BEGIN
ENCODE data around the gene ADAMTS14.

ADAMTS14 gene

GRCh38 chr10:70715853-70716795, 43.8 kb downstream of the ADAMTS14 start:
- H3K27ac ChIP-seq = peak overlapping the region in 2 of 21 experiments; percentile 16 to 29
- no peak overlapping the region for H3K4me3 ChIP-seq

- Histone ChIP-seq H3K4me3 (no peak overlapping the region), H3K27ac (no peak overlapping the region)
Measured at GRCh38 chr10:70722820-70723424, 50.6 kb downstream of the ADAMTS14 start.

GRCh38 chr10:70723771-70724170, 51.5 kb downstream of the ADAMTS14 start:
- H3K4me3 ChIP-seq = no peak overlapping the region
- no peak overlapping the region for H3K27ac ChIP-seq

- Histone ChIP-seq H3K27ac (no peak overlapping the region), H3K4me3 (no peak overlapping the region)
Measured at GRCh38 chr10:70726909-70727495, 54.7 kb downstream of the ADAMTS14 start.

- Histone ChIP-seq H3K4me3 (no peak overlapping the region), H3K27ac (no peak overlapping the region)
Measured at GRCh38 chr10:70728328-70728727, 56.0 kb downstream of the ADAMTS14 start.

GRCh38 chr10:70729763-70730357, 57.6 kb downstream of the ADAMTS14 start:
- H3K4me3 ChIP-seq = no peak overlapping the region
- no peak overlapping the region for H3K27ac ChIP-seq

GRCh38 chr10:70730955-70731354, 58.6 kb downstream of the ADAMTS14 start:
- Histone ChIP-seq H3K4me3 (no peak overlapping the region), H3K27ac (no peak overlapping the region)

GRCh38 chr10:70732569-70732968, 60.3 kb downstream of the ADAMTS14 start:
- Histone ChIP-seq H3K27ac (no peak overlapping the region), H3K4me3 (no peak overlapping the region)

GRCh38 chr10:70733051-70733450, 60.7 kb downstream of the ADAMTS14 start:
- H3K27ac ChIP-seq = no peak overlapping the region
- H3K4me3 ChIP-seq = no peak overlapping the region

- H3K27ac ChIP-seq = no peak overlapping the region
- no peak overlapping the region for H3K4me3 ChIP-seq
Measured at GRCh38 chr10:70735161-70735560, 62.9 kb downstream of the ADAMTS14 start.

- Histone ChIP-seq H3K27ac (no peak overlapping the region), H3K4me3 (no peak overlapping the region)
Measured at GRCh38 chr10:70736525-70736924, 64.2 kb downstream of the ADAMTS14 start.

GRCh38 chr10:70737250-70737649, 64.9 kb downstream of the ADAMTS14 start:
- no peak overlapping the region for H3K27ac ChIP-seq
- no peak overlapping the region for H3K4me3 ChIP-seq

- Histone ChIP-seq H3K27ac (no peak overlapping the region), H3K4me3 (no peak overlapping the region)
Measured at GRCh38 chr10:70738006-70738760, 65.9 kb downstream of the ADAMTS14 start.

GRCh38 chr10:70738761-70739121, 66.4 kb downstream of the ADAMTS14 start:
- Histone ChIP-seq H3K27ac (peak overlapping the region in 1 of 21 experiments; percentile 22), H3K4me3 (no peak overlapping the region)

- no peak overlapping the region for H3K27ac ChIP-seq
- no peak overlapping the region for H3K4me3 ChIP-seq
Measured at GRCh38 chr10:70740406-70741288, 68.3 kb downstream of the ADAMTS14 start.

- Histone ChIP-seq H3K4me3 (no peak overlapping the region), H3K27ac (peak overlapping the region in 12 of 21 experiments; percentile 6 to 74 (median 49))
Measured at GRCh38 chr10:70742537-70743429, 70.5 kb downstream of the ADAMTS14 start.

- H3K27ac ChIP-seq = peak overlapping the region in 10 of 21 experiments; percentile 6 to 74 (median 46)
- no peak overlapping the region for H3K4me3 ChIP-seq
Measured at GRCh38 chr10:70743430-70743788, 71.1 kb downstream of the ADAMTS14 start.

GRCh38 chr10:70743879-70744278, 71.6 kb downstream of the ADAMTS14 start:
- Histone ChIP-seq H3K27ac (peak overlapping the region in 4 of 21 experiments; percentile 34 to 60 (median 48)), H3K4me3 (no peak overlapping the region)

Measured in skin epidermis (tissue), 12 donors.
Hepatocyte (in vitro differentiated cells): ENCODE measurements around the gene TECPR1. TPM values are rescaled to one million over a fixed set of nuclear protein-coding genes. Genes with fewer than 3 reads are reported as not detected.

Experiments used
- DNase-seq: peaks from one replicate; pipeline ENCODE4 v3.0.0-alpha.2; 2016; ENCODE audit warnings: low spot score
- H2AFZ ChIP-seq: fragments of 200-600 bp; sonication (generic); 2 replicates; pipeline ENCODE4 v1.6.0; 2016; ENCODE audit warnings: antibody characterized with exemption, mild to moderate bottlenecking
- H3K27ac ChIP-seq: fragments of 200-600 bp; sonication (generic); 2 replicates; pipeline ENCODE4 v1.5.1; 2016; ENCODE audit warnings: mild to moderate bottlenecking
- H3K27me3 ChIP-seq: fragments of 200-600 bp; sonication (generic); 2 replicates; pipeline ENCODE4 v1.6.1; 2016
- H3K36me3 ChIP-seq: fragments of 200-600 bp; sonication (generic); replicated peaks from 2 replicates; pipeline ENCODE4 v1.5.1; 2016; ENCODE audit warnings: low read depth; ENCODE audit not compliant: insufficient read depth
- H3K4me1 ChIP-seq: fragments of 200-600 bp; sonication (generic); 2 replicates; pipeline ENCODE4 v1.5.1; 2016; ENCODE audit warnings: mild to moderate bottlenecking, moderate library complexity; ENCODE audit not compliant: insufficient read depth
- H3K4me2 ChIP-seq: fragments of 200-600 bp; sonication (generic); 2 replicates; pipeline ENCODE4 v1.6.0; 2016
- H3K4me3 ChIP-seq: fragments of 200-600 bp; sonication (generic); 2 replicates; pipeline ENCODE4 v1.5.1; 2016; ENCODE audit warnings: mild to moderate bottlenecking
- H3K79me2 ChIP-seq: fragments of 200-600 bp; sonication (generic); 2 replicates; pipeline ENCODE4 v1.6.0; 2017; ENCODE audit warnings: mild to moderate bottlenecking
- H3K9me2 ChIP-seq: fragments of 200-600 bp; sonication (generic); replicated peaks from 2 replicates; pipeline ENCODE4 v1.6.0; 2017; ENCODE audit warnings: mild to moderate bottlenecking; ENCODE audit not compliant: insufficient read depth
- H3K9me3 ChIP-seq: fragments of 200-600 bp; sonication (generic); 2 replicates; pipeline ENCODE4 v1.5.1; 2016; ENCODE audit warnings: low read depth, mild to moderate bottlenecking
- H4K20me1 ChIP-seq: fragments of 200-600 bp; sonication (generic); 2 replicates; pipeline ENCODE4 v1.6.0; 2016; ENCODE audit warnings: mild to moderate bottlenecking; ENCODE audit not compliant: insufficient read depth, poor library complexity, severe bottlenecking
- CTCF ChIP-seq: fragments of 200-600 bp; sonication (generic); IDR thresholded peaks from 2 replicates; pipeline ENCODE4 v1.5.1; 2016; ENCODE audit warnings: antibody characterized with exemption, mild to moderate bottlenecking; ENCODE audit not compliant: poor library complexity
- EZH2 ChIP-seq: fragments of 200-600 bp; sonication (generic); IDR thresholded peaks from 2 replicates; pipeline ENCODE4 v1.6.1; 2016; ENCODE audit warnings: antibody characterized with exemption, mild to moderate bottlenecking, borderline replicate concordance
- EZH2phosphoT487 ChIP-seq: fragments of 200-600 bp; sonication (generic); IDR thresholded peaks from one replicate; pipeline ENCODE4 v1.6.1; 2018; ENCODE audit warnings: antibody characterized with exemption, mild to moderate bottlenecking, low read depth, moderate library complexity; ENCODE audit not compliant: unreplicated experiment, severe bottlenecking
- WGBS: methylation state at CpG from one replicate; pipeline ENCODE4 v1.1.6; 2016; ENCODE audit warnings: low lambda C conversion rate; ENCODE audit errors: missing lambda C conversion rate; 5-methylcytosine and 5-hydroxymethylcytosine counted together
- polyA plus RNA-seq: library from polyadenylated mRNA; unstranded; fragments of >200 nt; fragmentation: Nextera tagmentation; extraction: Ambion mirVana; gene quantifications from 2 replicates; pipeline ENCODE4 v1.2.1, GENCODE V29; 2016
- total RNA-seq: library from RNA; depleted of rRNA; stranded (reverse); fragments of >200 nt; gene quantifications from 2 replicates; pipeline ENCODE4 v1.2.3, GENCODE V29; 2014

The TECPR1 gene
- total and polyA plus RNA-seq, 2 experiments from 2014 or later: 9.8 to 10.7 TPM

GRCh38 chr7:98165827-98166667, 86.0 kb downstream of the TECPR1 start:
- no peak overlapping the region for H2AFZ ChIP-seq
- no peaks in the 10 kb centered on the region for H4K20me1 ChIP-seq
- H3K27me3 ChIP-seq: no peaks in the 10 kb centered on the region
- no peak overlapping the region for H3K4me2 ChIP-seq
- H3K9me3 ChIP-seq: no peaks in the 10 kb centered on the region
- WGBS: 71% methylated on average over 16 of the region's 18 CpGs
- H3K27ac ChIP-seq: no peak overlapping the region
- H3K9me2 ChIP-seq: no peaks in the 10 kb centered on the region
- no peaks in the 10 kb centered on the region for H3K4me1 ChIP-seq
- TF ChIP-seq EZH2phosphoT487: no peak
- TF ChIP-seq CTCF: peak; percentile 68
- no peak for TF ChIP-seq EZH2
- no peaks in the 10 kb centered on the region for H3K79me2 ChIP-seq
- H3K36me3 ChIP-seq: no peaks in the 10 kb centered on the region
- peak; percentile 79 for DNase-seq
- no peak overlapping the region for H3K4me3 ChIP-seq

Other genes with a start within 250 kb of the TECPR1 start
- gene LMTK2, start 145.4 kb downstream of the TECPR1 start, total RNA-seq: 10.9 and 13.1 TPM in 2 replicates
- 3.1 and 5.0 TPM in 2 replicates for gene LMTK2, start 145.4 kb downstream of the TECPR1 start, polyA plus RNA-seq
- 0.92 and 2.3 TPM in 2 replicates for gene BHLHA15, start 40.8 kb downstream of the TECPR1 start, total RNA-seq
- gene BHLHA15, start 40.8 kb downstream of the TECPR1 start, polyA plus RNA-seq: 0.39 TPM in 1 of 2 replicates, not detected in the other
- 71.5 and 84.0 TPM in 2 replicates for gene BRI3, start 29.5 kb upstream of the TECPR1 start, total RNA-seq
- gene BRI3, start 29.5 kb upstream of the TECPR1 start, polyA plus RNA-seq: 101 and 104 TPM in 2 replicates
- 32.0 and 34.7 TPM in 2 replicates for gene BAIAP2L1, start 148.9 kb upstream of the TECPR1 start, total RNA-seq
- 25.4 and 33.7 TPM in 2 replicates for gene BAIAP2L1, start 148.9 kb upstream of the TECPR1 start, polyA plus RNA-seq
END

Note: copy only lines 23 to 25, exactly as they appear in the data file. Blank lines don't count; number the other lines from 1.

- H3K27ac ChIP-seq = no peak overlapping the region
- H3K4me3 ChIP-seq = no peak overlapping the region

- H3K27ac ChIP-seq = no peak overlapping the region